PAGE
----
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In just the last several weeks, we’ve seen a series of horrific workplace explosions that have claimed a total of 52 workers’ lives: five at the Kleen Energy Systems plant explosion in Middletown, Connecticut; seven at the Tesoro Refinery explosion in Anacortes, Washington; 29 at the Massey Energy Upper Big Branch Mine in Montcoal, West Virginia; 11 on the Deepwater Horizon oil rig, owned by Transocean Ltd and under contract to BP, in the Gulf of Mexico. The general public has probably become slightly more aware of the fact that going to work – especially in the energy industry – can be dangerous, but how long will that awareness last?

As President Obama suggested in his Workers Memorial Day proclamation, these large-scale tragedies garner attention, but far more workplace deaths happen one or two at a time and get little attention from the press or the public. He could also have pointed out that the horror and outrage often fade before policies and practices can be improved to make workplaces safer.

Workers Memorial Day (April 28th each year) offers an annual reminder that we must strengthen our systems for protecting worker health and safety – because workplaces are still killing, injuring, and causing disease in workers. The most powerful reminder of the urgency of this task is the grief of those who have lost loved ones to workplace disasters. Like last year, several of these family members gathered in front of the Department of Labor on the morning of Workers Memorial Day to bring a message to our public officials: Don’t let more workers lose their lives the same way our loved ones did.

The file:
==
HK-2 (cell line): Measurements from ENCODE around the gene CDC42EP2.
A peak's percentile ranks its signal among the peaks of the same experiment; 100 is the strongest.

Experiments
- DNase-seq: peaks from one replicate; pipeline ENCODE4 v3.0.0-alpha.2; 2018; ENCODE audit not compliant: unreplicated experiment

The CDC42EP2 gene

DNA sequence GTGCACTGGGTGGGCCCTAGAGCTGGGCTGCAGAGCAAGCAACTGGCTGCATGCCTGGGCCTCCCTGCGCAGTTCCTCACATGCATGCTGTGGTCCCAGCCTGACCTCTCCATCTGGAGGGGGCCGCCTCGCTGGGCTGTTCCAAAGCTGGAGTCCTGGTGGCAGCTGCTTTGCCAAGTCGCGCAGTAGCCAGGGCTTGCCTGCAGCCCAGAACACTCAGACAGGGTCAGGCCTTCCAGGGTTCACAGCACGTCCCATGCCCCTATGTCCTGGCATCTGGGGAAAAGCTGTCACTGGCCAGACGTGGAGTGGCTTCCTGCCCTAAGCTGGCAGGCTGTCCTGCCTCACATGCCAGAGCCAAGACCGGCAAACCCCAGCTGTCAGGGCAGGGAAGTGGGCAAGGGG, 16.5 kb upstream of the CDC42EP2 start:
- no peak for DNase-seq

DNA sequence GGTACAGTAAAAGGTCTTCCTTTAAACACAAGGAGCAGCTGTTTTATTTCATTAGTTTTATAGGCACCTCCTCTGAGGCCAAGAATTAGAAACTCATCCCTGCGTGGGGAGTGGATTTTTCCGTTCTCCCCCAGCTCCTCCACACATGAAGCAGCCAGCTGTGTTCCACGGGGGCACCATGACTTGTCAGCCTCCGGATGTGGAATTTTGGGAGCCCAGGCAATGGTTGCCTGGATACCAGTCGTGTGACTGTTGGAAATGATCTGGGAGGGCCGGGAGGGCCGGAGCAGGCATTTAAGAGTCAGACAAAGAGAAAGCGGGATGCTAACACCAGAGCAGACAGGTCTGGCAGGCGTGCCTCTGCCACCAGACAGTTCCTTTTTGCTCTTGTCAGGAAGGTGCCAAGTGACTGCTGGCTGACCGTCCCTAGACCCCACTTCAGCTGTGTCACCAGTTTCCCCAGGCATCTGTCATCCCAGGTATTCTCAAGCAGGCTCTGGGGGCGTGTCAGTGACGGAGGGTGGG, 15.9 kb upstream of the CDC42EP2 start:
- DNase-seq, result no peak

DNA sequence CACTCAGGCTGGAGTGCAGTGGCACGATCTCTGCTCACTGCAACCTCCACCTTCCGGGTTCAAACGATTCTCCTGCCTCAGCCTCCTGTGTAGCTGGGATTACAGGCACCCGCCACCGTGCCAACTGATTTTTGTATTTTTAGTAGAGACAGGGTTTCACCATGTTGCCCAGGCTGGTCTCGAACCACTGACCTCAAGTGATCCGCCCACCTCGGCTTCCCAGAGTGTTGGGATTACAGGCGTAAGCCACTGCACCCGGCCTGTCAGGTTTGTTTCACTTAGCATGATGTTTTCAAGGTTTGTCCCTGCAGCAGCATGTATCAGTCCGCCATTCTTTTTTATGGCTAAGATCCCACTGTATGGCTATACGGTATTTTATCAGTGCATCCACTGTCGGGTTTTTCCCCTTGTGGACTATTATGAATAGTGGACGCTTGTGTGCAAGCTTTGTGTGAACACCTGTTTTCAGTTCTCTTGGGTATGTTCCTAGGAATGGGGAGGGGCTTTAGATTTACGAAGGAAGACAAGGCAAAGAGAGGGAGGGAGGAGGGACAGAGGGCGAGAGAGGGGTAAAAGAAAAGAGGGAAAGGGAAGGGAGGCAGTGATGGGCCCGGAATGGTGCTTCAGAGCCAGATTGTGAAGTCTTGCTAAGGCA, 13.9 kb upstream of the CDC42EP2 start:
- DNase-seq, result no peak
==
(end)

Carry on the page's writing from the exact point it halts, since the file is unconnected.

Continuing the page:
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A roof fall at the Dotiki Mine in Hopkins County, Kentucky has killed at least one miner. A second miner is still missing, and the search for him continues. Dotiki Mine has a terrible safety record, Bloomberg News reports:

Alliance’s Dotiki mine ranks seventh in the U.S. by the number of “significant and substantial” violations accrued since January 2009, according to U.S. Mine Safety and Health Administration data. The operation has collected 321 citations, 35 percent more than Upper Big Branch.

… Significant and substantial, or “S&S,” violations are those that are “reasonably likely to result in a reasonably serious injury or illness under the unique circumstance contributed to by the violations,” according to MSHA.

The Charleston Gazette’s Ken Ward tallies seven disasters that killed nine miners over the past five years at Alliance mines.

According to Bloomberg, the search team can’t yet identify the body that’s been found, because the miner is trapped beneath a rock. So, two families are still waiting to hear about the fate of their loved one. Our thoughts are with them.

Updated, 4/30: The rescue team has now found the bodies of both miners.